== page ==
Comprehension. In the simple view of reading, linguistic comprehension is the ability to take lexical information (i.e., semantic information at the word level) and derive sentence and discourse interpretations. Reading comprehension involves the same ability, but one that relies on graphic-based information arriving through the eye. A measure of linguistic comprehension must assess the ability to understand language (e.g., by assessing the ability to answer questions about the contents of a listened to narrative).”  (Hoover & Gough, 1990, p. 131).

Phil Gough, the father of the simple view, indicates here that linguistic comprehension is determined by one’s ability to listen to a message and answer questions about it… which sounds, to me, exactly like listening comprehension. But what abilities are included in listening comprehension? Well, again, according to Dr. Gough (1975) and his colleagues, vocabulary, and morphological knowledge (that’s the lexical information they are talking about) and an understanding of syntax, structure, and cohesion (those skills needed to formulate the sentence and discourse interpretations that they mention).

This conclusion about the meaning of language/linguistic comprehension and my explanation of why it would be stated in that way is also quite consistent with Bill Tunmer’s later operationalizations of the term in his own empirical research (e.g., Tunmer & Chapman, 2002; Tunmer & Chapman, 2007). He – someone who certainly must have known the meaning of the terms as originally intended – employed measures of listening comprehension in his own studies to represent that linguistic comprehension component.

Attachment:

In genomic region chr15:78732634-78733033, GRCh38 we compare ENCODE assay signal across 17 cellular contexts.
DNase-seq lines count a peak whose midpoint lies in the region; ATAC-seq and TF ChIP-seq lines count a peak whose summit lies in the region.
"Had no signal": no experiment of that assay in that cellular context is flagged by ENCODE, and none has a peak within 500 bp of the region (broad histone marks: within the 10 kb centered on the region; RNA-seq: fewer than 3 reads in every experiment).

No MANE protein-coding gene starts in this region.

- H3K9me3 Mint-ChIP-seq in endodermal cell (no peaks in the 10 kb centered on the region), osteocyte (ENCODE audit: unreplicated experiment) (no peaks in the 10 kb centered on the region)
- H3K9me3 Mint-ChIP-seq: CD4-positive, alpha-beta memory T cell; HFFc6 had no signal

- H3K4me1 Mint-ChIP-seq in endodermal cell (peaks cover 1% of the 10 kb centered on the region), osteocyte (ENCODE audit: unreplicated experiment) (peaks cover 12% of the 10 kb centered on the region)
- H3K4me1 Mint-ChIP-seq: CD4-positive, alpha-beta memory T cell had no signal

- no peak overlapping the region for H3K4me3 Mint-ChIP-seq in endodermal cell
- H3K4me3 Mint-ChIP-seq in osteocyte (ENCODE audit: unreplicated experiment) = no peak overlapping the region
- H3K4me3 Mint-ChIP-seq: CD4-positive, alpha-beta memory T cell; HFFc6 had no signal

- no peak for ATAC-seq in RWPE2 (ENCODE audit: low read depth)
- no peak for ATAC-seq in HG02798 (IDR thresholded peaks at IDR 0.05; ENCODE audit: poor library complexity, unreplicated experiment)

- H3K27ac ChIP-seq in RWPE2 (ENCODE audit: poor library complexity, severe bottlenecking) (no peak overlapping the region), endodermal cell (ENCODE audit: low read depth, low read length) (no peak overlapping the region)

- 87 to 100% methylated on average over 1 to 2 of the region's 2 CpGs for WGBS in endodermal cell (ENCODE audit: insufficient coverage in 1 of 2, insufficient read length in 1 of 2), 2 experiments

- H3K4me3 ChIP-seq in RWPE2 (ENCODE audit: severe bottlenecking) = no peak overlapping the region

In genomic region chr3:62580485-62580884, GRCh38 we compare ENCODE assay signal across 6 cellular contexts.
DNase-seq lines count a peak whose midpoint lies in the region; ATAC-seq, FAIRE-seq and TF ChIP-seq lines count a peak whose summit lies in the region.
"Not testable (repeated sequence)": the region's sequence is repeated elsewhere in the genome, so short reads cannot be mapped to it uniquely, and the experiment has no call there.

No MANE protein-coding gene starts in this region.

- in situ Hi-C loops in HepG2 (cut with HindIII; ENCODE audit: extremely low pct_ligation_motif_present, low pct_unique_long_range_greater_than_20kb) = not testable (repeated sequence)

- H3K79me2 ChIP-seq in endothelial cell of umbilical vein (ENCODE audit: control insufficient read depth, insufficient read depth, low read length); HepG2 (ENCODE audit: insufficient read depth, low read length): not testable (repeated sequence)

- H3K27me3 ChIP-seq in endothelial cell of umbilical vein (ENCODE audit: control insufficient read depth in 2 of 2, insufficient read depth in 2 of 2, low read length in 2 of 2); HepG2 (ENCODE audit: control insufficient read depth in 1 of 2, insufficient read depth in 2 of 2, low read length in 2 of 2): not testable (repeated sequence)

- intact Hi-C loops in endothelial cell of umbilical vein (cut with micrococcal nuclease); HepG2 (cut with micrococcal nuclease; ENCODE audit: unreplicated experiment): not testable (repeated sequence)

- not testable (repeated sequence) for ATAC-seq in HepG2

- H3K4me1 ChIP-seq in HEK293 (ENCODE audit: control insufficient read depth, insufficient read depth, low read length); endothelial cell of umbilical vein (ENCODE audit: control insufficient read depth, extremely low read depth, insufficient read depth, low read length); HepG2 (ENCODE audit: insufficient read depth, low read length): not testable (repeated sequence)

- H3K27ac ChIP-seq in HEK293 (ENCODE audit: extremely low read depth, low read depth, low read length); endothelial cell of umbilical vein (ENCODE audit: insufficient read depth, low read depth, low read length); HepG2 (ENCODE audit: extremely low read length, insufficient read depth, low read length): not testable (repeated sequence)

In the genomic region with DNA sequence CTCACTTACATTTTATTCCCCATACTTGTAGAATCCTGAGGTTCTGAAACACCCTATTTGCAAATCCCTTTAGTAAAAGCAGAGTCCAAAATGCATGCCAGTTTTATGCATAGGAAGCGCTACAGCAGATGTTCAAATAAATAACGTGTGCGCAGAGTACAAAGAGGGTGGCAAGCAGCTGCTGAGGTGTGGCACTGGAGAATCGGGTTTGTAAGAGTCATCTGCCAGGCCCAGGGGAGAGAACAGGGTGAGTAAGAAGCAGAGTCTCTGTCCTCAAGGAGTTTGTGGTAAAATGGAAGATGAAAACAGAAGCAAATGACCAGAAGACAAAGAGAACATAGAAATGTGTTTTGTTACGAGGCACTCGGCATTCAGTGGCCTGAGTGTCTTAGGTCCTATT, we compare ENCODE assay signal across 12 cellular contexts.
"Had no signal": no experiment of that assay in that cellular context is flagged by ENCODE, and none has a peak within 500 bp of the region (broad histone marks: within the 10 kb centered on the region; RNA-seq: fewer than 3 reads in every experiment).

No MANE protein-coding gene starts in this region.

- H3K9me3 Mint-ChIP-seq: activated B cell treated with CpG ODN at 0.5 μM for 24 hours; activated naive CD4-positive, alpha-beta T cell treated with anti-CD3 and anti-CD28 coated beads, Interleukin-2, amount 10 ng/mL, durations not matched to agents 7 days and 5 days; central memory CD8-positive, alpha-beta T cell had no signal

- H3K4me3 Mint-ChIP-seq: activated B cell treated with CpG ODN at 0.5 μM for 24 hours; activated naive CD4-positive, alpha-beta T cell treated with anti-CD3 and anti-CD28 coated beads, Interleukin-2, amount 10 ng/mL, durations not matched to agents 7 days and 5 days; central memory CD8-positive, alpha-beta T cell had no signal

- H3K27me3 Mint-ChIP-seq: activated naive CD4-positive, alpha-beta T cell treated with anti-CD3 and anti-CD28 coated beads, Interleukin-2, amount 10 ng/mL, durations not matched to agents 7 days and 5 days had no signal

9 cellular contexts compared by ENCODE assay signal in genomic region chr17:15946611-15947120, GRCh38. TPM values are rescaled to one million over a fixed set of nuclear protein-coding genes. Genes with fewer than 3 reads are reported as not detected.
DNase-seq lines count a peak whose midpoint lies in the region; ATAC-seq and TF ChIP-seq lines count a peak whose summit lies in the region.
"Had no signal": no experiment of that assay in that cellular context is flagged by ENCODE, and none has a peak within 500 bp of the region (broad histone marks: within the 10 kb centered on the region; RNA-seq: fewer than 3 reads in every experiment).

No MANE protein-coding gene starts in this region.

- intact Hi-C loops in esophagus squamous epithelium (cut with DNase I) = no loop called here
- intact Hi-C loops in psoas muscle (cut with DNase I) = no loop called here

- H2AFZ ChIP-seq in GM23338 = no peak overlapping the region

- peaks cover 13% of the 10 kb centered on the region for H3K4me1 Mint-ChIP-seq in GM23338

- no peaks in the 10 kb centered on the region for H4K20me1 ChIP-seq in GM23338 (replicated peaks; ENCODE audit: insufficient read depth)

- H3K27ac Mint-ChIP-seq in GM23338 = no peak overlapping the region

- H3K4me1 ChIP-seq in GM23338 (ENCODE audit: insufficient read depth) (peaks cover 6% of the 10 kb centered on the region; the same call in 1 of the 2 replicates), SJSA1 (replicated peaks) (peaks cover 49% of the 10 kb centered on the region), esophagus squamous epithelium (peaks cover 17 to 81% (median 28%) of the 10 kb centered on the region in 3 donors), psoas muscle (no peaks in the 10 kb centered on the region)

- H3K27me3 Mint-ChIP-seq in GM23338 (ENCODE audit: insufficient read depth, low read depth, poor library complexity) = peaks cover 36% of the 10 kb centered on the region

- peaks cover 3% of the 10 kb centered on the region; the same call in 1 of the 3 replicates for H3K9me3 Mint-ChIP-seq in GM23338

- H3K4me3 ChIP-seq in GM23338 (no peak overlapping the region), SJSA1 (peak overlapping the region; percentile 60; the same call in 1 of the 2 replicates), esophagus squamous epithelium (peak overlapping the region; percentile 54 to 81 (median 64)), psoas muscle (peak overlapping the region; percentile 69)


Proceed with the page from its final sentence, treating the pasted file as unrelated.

I’d also add, that though I’ve never discussed this issue explicitly with Phil, I believe my interpretation to be consistent with the aspects of his theory that we did discuss (he used the theory to press me hard on my ideas about the value of writing in reading development).

The fundamental idea of the theory can be stated quite clearly in two linked terms: (1) if you can understand oral messages and can listen to oral narratives with comprehension, then (2) when you translate a text from print to oral language (in other words, you read the text aloud), then you should be able to comprehend that sample of oral language – the one read aloud. If either variable – listening comprehension with all its components and decoding with all of its – is deficient, then reading comprehension breaks down.

This homely explanation of the simple view raises an additional thought for why the more straightforward term “listening comprehension” was not used. It may have to do with silent reading. When someone reads aloud, or more aptly decodes aloud, the potential value of listening is evident. But what about during silent reading? A term like language comprehension covers instances when we hear language in our heads, rather than through our ears. We can read silently, but we can also remember something said earlier or we can carry on imagined conversations in our minds. The term linguistic comprehension includes these silent language phenomena. And, since as teachers we would have no access to those silent language versions, the only possible way to meaningfully operationalize linguistic comprehension would be through tests of listening.